Tuscan Fried Chicken

Pollo fritto alla toscana (Tuscan Fried Chicken)

In secondi piatti, Toscana by Frank Fariello14 Comments

Is there anyone who doesn’t like fried chicken? Nice and crispy on the outside, tender and juicy on the inside… I can get hungry just thinking about it! Tuscan Fried Chicken is a particularly savory and simple version of this classic international dish.

Ingredients

Serves 4-6

  • 1 young frying chicken
  • Flour, q.b.
  • 3 eggs, beaten, seasoned with salt and pepper
  • Olive oil
  • Salt, q.b.
  • 1 lemon, cut into wedges (optional)

Directions

Cut up the young frying chicken (called a pollo novello in Italian) into pieces, making sure to cut the breasts in half and split the thighs from the drumsticks. If you like, you can bone the pieces, which is relatively easy to do when the chicken is cut up.

Dredge the pieces lightly in the flour, then in beaten egg and shallow-fry them in olive oil over moderate heat. As for any fried chicken, the oil should be hot but not too hot, so it doesn’t brown on the outside before it cooks on the inside (see Notes).

When the chicken pieces are nice and golden brown, remove them to a platter. Season them with salt and serve your Tuscan Fried Chicken right away, with lemon wedges if you like.

And that’s all there is to the basic recipe! It could hardly be simpler.

Notes

Of course, this kind of simplicity relies on the best quality ingredients for success. The chicken, in particular, needs to have great flavor. Modern chickens, as we all know, can be pretty flavorless, so if you’re not working with a fine, organic free-range chicken you are confident about, although it is not part of the original recipe, you may want to marinate the chicken beforehand. My favorite marinade for chicken includes salt, pepper, a finely chopped garlic clove, chopped fresh rosemary, freshly squeezed lemon juice and a good splash of olive oil. Leave for an hour or so before proceeding with the frying.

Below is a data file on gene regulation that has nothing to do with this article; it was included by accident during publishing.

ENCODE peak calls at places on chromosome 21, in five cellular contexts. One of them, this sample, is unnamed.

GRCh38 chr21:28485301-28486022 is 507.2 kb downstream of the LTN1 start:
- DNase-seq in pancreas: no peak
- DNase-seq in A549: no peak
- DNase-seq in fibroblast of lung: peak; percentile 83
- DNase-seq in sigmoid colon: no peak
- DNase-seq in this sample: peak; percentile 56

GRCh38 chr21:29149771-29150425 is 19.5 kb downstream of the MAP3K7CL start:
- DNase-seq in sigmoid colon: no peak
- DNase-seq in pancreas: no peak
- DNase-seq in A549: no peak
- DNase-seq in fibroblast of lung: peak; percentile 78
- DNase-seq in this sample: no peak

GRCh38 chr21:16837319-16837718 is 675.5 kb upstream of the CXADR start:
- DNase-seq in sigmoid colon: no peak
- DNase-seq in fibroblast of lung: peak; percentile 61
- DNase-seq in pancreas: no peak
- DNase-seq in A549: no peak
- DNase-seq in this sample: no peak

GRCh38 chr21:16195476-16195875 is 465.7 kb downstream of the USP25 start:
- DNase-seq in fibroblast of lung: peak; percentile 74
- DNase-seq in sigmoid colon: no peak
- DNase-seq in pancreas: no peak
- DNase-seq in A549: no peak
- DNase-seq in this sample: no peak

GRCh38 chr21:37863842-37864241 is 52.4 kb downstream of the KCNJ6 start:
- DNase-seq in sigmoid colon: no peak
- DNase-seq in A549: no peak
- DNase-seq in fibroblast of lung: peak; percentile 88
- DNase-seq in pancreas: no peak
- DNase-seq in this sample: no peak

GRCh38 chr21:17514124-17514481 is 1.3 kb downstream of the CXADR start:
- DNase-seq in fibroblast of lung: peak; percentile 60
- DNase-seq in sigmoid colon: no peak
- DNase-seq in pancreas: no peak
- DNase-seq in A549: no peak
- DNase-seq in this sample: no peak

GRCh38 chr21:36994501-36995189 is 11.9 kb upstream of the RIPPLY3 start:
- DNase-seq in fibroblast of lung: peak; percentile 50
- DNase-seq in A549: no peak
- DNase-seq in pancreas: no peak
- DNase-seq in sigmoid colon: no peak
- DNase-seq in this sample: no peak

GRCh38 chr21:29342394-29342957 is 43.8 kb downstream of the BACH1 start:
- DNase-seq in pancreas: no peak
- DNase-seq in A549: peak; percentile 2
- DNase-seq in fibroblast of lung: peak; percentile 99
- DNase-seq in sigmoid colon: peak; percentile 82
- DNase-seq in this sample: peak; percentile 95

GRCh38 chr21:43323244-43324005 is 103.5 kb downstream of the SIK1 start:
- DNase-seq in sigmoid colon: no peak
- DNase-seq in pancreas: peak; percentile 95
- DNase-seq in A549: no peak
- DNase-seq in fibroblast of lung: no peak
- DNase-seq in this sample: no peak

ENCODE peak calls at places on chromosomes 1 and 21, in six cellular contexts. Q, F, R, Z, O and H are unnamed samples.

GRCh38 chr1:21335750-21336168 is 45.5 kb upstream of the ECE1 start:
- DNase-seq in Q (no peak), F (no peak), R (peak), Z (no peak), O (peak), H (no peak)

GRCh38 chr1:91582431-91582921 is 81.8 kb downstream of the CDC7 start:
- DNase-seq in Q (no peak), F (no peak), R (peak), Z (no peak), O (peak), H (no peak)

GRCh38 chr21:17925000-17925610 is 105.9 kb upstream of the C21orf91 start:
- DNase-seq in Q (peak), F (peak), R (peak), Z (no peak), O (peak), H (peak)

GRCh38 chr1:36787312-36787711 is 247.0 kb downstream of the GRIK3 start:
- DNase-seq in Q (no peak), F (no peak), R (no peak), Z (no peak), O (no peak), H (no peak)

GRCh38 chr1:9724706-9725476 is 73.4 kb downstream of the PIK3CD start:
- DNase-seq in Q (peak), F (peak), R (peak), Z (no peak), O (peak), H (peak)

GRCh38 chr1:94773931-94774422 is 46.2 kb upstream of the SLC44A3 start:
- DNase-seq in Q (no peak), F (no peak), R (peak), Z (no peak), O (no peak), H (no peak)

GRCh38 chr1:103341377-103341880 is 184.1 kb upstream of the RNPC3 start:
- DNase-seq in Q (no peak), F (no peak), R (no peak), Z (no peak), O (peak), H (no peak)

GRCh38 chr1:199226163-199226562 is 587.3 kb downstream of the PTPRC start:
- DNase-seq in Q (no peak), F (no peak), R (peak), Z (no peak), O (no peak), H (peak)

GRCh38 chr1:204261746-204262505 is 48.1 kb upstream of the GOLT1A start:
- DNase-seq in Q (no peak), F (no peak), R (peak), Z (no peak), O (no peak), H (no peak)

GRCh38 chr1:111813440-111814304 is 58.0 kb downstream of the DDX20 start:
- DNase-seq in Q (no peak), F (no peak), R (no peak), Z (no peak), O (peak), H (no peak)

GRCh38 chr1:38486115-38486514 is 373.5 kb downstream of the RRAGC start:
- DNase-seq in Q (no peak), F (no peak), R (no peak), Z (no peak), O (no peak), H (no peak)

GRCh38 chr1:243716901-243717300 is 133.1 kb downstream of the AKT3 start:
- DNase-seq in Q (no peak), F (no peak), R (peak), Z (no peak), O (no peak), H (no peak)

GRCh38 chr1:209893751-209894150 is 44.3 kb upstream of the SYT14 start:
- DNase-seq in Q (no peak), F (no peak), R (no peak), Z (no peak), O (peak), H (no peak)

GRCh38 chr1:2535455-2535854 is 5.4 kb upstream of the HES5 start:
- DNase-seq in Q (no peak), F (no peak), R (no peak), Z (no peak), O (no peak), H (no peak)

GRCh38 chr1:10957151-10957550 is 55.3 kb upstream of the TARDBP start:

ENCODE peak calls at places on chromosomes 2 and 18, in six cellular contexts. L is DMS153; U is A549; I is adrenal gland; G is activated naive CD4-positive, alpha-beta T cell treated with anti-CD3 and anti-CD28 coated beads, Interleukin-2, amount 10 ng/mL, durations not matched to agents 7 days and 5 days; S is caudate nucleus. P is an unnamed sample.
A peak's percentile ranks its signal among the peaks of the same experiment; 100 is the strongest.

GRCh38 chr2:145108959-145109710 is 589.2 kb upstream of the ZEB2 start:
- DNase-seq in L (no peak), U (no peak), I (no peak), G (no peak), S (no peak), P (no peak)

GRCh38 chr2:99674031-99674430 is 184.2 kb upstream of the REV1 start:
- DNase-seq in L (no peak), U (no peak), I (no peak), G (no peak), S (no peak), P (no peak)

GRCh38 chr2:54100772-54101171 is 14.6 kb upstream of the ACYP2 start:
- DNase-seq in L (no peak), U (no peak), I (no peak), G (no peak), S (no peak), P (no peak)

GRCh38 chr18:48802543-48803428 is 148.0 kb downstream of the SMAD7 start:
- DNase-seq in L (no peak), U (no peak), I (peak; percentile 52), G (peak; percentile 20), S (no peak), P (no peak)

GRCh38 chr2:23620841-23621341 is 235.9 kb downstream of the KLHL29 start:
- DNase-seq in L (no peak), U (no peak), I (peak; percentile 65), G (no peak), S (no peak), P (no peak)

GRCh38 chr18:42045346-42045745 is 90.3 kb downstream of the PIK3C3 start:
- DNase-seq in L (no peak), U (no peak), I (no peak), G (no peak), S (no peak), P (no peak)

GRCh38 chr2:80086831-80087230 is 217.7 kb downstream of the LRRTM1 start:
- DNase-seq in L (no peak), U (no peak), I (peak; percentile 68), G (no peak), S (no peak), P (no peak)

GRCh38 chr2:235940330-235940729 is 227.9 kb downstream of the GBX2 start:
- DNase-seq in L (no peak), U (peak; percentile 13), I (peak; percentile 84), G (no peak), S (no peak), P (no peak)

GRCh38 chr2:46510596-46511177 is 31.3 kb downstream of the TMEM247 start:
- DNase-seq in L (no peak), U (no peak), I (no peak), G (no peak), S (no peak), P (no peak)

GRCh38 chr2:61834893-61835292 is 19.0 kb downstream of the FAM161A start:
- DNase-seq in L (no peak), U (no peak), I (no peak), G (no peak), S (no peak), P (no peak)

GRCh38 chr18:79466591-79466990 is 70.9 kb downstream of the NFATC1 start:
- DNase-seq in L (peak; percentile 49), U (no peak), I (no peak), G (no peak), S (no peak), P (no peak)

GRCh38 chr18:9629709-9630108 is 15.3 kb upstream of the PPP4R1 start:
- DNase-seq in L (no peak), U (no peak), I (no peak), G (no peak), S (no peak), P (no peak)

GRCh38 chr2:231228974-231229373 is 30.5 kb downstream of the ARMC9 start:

You can use pre-cut chicken pieces, of course, which saves time. This time, I happened to have some chicken ‘tenders’ (cut up and boned chicken thighs) on hand, and they worked very well indeed.

The main alternative to this version of Tuscan fried chicken is to substitute a pre-made batter for the usual flour and egg. The batter is made with flour, salt, olive oil and egg, then thinned out with some white wine. It needs to rest for an hour or two before using. You can also add some seasoning to the beaten egg, some grated cheese, chopped parsley, salt, pepper, although these additions are definitely heterodox. In fact, many traditional recipes admonish you not even to add salt to the egg, but to salt the chicken when serving, to keep the batter crisp and the tastes ‘clean’, in true Tuscan style.

In Italy, fried chicken is typically accompanied by fried vegetables appropriate to the season. For this meal, some nice fried zucchine ‘sticks’, dipped in the same flour and egg, went very nicely. And you can add to that other fried meats, typically chicken and calves’ brains, for a fritto misto.